If you use the 256 AutoCAD colors to create color plots, you should be aware that your personal screen setting can affect your plots.
In color plotting, when your CTB or STB file is configured to Use object color, it plots the color assigned to the color number. However, the actual RGB color assigned to each color number is determined by a personal preference configuration.
AutoCAD uses two different color palettes, and the one it uses is based on your 2D model space background color setting. That means the same color drawing plotted by two different users with different background color settings will result in different color plots.
AutoCAD uses different color palettes for black (dark background palette) and nonblack (light background palette).
Important Note: My use of the terms light and dark have no connection to the Window Elements Light and Dark settings found on the Display tab of the Options command.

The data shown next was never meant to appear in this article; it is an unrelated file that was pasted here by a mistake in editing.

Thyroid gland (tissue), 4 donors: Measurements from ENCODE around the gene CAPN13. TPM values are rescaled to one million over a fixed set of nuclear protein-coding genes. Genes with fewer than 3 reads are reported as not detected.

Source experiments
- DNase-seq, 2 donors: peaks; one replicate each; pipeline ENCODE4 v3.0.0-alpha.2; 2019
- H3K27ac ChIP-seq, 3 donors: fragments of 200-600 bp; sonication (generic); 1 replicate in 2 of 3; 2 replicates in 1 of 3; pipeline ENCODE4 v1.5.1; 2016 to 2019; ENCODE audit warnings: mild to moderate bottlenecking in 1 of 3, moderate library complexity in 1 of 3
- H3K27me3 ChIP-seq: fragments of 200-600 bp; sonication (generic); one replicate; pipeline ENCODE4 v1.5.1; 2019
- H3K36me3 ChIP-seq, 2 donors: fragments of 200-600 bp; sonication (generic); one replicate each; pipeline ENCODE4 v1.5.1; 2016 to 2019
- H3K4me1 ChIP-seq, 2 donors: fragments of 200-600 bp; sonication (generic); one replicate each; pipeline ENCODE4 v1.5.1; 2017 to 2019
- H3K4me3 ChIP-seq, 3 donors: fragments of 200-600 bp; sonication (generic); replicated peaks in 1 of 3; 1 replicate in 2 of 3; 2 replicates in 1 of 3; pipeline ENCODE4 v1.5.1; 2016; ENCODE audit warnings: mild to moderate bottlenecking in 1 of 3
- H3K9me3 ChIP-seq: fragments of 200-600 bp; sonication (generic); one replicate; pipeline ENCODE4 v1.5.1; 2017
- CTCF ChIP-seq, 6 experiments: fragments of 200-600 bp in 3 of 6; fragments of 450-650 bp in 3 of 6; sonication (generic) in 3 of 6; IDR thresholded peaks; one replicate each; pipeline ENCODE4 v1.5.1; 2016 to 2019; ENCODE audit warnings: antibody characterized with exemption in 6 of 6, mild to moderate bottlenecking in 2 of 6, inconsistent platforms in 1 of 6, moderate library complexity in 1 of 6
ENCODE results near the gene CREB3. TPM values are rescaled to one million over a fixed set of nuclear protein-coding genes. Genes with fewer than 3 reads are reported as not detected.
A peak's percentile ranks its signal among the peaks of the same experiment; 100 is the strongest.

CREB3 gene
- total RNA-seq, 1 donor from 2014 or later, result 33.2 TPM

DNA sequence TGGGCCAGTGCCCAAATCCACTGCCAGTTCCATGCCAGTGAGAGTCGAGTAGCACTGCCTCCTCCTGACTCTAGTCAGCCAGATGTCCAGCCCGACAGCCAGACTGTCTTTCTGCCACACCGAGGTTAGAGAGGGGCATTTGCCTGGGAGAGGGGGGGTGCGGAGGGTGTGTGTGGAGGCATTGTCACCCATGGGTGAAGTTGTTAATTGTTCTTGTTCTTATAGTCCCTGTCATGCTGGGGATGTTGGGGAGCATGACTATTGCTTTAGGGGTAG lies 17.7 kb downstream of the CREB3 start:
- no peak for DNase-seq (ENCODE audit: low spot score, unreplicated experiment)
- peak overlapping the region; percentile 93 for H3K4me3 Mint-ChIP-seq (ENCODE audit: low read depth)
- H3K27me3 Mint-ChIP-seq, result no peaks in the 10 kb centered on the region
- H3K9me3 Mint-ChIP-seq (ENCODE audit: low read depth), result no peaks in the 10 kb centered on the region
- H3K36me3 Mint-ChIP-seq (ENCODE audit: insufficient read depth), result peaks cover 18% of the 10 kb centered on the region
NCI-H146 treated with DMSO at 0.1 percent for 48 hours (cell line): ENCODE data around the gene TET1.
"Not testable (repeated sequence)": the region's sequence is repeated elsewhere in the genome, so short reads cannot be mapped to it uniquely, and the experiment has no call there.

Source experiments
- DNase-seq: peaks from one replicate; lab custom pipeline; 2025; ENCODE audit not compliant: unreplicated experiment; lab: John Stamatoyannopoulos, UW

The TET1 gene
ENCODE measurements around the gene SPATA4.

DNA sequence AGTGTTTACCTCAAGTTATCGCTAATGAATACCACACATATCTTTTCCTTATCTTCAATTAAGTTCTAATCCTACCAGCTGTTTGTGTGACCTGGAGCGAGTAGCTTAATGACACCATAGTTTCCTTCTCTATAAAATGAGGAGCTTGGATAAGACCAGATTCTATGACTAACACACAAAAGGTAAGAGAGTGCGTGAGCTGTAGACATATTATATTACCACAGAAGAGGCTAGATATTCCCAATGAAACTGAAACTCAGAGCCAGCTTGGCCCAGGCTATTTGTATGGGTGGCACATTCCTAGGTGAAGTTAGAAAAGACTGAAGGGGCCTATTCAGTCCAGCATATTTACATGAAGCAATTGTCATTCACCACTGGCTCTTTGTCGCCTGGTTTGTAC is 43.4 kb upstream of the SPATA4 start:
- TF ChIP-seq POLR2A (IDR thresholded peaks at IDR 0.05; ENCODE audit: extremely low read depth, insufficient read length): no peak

When your 2D model space background is set to Black (or near black), it uses the dark background palette. The setting threshold appears to be 30,30,30 as the darkest background to use the “light background” palette. One setting darker, a setting of 29,29,29, switches to the “dark background” palette. It is important to note that the default AutoCAD setting is 33,40,48, which is based upon the “light background” palette.
Note the RGB differences in Color 186:
Above: light background palette
Above: dark background palette
Again, these differences are based upon the 2D model space background setting — even when you are currently in a Layout tab (paper space) with a sheet/layout white background setting.
Be aware that National CAD Standard (NCS) version 5 defines its required RGB values for each color number in Section 3.0 Color Plotting. The NCS requirement matches AutoCAD’s dark background palette, which is not your installed default setting.
When using AutoCAD to generate color plots, it’s important to be aware of the impact your personal preference setting has on your plots.
Notes from Cadalyst tip reviewer R.K. McSwain: Good information regarding the current National CAD Standard and how the same color could potentially print differently under certain situations.